SOUTH WALES Police gets a call every 15 minutes about domestic violence or abuse.
This was the revelation made by police and crime commissioner Alun Michael at the latest police and crime panel in Merthyr Tydfil.
The figure equates to 93 calls every day and about a third of all violent crime recorded in South Wales is related to domestic violence or abuse.
Mr Michael was speaking during a discussion on the Identification to Improve Safety (IRIS) scheme in South Wales which sees GPs trained to spot the signs of domestic abuse.
It has been running in the South Wales Police area since January 2015, with Cardiff and the Vale of Glamorgan the first to put it in place and has now reached more than 1,000 people since spreading to Rhondda Cynon Taf (RCT) and Merthyr Tydfil.
It trains GPs and practice staff to spot the signs of domestic violence or abuse through a series of questions.
It’s an award-winning project which was developed at Bristol University and has been initially funded by South Wales Police but local health boards are starting to contribute too.
Mr Michael said: “It certainly is a success story.”
He told the panel it has been rolled out in 36 areas across the UK but only on a large scale in South Wales and Greater Manchester.
Mr Michael said there is a very strong evidence base for the approach and it has received approval from the National Institute for Health and Care Excellence.
He said: “South Wales Police receives a phone call every 15 minutes about domestic violence or abuse. That’s 93 calls a day.
“A third of all violent crimes are related to domestic violence and abuse.”
He said between 2011 and 2014 in Cardiff and the Vale, there were just seven referrals from GPs around domestic abuse but that jumped massively to 543 between January 2015 and February 2019.
In RCT and Merthyr, where the scheme started in January 2016, there have now been over 500 referrals where previously there had not been any.
And now Cwm Taf Morgannwg Health Board is planning to continue funding it until 2021 with plans to roll it out to Bridgend, which has recently become part of the health board.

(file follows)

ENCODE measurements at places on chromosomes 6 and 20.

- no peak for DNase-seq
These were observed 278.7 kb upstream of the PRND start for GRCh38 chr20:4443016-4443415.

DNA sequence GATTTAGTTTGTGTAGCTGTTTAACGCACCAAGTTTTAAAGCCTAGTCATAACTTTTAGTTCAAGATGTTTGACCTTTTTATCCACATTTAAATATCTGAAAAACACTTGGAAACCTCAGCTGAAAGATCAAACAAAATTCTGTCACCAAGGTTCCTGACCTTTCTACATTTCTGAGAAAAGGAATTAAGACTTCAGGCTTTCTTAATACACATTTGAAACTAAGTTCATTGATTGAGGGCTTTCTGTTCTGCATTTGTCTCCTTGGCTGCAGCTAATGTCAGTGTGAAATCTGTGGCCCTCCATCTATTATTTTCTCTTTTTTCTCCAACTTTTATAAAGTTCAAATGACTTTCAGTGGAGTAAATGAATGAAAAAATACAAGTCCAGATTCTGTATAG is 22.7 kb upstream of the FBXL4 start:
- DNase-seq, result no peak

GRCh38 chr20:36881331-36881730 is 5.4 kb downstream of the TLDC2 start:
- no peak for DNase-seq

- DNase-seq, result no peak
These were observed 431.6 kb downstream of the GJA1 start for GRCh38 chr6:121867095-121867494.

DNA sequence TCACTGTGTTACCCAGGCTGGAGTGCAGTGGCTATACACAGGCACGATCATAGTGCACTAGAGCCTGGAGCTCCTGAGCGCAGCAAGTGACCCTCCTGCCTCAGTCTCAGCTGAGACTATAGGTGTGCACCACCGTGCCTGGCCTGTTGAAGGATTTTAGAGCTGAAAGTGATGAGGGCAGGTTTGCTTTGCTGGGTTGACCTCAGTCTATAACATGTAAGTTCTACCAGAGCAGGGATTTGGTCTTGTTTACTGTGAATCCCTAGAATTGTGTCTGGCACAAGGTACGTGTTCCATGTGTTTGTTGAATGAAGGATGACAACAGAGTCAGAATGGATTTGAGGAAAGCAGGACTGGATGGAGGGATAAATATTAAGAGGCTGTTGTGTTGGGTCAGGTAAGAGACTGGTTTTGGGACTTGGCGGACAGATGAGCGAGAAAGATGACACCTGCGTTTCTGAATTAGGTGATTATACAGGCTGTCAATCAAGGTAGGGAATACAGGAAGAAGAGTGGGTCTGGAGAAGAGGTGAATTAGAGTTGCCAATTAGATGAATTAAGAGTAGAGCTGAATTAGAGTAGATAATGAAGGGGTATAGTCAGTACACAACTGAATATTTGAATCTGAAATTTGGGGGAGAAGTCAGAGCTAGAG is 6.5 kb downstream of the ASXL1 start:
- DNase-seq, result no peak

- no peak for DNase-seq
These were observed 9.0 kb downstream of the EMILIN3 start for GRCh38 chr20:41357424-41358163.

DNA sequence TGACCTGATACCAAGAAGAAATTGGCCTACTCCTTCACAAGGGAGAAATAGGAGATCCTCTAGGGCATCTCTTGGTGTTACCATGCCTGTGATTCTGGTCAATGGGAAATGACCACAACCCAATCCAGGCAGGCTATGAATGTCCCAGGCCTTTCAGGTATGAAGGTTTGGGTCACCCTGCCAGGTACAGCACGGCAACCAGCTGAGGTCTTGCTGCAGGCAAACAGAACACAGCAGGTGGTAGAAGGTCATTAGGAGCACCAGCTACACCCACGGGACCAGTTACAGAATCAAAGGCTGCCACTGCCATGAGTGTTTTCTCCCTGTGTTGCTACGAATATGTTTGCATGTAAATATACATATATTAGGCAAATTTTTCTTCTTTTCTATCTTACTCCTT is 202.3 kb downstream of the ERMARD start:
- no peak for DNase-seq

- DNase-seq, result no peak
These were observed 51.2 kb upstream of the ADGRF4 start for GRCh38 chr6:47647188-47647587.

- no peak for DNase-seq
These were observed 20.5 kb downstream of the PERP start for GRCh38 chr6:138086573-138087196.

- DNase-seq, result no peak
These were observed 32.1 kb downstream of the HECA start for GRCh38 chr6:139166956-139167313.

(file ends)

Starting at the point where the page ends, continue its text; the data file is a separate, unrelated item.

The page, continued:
Swansea Bay Health Board (formerly ABMU) is also considering rolling out the scheme.
Mr Michael said: “There has been a surprising number of referrals from affluent areas. It is not just poor areas affected.”
He also revealed 12% of those referred were aged over 60 with the oldest person being aged 89.
Mr Michael added that 68% of people were coming forward for the first time and 60% had children in the homes with 79% of those referred suffering from mental health issues.
He said: “There is a challenge in terms of funding but I am optimistic because we know it is highly efficient and cost effective which will help to save people from violence they are experiencing.
“We want to make it everyone’s business. It has been led by the police but health boards have recognised the value and have picked up the costs going forward.”
Mr Michael said he hopes it means they can intervene earlier and that he sees it as the essence of his role as police and crime commissioner to bring things like this forward.
Councillor Peter Rees from Neath Port Talbot highlighted that the report doesn’t mention men and that there is an issue on this front because they haven’t got a male refuge.
Mr Michael said women make up by the far the highest proportion of victims but questions had been designed so they could equally apply to men.
He said: “It is primarily women but not exclusively. The problem is much bigger with women in terms of the degree of violence.”
Councillor Christine Richards of Swansea said: “It is excellent news that this is going on. It has got my absolute support.”
On the subject of GP training, she suggested that it may go even further to include the people who train the GPs in the first place.
“We should be training all GPs. It should be business as usual in the training of all our GPs.”
Mr Michael said: “The impetus from Bristol is to have this as a basic throughout the health service. The training is for GP staff as well as GPs themselves.”
Councillor Rhys Lewis of Rhondda Cynon Taf said he welcomes the scheme and to get to 1,000 referrals is something that should be celebrated and is a real positive.
He said: “It is pleasing that the police have led the culture change. Has there been a degree of resistance and how do we overcome that?”
But Mr Michael said he had been surprised at the level of positive engagement throughout.
Councillor Sherelle Jago of Merthyr Tydfil said early identification is fantastic but this is just a first step.
She raised concerns about the high percentage of cases where children are in the home and also about the amount of cases where no further action is taken.
She called for there to be a more joined up approach so that people are engaged with.
Melvin Jehu, the vice chair of the panel who was standing in as chair, said: “Long may the work of IRIS continue. No one can deny the difference the project is making in our communities. I 100% support it.”
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